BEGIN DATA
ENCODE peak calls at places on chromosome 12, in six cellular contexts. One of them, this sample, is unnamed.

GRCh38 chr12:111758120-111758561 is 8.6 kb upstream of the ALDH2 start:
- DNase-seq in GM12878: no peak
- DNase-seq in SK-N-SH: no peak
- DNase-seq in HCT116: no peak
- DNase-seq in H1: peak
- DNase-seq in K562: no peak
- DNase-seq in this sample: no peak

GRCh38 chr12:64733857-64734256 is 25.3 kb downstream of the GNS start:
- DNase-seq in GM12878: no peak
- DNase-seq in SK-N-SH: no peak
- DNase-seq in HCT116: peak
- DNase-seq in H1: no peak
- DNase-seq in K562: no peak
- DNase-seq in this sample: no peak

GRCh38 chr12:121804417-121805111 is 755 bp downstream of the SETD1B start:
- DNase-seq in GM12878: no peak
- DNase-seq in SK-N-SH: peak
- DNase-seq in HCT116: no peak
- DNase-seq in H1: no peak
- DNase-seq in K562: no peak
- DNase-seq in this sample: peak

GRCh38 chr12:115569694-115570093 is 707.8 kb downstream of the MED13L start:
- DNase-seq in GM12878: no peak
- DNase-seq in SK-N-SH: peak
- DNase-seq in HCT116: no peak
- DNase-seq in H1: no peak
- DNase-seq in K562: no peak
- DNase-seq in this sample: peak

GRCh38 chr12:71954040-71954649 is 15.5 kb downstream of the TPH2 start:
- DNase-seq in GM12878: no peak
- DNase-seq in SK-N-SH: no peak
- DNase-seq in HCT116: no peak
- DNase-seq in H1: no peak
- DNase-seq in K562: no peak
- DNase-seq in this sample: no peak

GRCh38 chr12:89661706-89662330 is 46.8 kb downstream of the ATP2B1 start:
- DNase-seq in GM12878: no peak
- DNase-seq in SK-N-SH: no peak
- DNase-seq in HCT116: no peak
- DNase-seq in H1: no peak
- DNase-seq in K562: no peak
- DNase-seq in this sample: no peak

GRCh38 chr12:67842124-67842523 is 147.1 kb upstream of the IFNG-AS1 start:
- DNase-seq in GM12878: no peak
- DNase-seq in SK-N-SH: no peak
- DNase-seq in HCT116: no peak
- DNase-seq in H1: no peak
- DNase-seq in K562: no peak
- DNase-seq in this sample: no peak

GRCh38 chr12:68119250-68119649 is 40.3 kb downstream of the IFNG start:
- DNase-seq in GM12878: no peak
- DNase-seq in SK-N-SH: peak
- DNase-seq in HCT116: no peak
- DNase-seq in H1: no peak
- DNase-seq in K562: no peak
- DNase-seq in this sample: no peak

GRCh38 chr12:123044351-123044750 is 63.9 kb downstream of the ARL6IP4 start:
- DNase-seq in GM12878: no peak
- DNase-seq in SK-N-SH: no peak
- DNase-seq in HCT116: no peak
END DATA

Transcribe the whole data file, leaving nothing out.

ENCODE peak calls at places on chromosome 12, in six cellular contexts. One of them, this sample, is unnamed.

GRCh38 chr12:111758120-111758561 is 8.6 kb upstream of the ALDH2 start:
- DNase-seq in GM12878: no peak
- DNase-seq in SK-N-SH: no peak
- DNase-seq in HCT116: no peak
- DNase-seq in H1: peak
- DNase-seq in K562: no peak
- DNase-seq in this sample: no peak

GRCh38 chr12:64733857-64734256 is 25.3 kb downstream of the GNS start:
- DNase-seq in GM12878: no peak
- DNase-seq in SK-N-SH: no peak
- DNase-seq in HCT116: peak
- DNase-seq in H1: no peak
- DNase-seq in K562: no peak
- DNase-seq in this sample: no peak

GRCh38 chr12:121804417-121805111 is 755 bp downstream of the SETD1B start:
- DNase-seq in GM12878: no peak
- DNase-seq in SK-N-SH: peak
- DNase-seq in HCT116: no peak
- DNase-seq in H1: no peak
- DNase-seq in K562: no peak
- DNase-seq in this sample: peak

GRCh38 chr12:115569694-115570093 is 707.8 kb downstream of the MED13L start:
- DNase-seq in GM12878: no peak
- DNase-seq in SK-N-SH: peak
- DNase-seq in HCT116: no peak
- DNase-seq in H1: no peak
- DNase-seq in K562: no peak
- DNase-seq in this sample: peak

GRCh38 chr12:71954040-71954649 is 15.5 kb downstream of the TPH2 start:
- DNase-seq in GM12878: no peak
- DNase-seq in SK-N-SH: no peak
- DNase-seq in HCT116: no peak
- DNase-seq in H1: no peak
- DNase-seq in K562: no peak
- DNase-seq in this sample: no peak

GRCh38 chr12:89661706-89662330 is 46.8 kb downstream of the ATP2B1 start:
- DNase-seq in GM12878: no peak
- DNase-seq in SK-N-SH: no peak
- DNase-seq in HCT116: no peak
- DNase-seq in H1: no peak
- DNase-seq in K562: no peak
- DNase-seq in this sample: no peak

GRCh38 chr12:67842124-67842523 is 147.1 kb upstream of the IFNG-AS1 start:
- DNase-seq in GM12878: no peak
- DNase-seq in SK-N-SH: no peak
- DNase-seq in HCT116: no peak
- DNase-seq in H1: no peak
- DNase-seq in K562: no peak
- DNase-seq in this sample: no peak

GRCh38 chr12:68119250-68119649 is 40.3 kb downstream of the IFNG start:
- DNase-seq in GM12878: no peak
- DNase-seq in SK-N-SH: peak
- DNase-seq in HCT116: no peak
- DNase-seq in H1: no peak
- DNase-seq in K562: no peak
- DNase-seq in this sample: no peak

GRCh38 chr12:123044351-123044750 is 63.9 kb downstream of the ARL6IP4 start:
- DNase-seq in GM12878: no peak
- DNase-seq in SK-N-SH: no peak
- DNase-seq in HCT116: no peak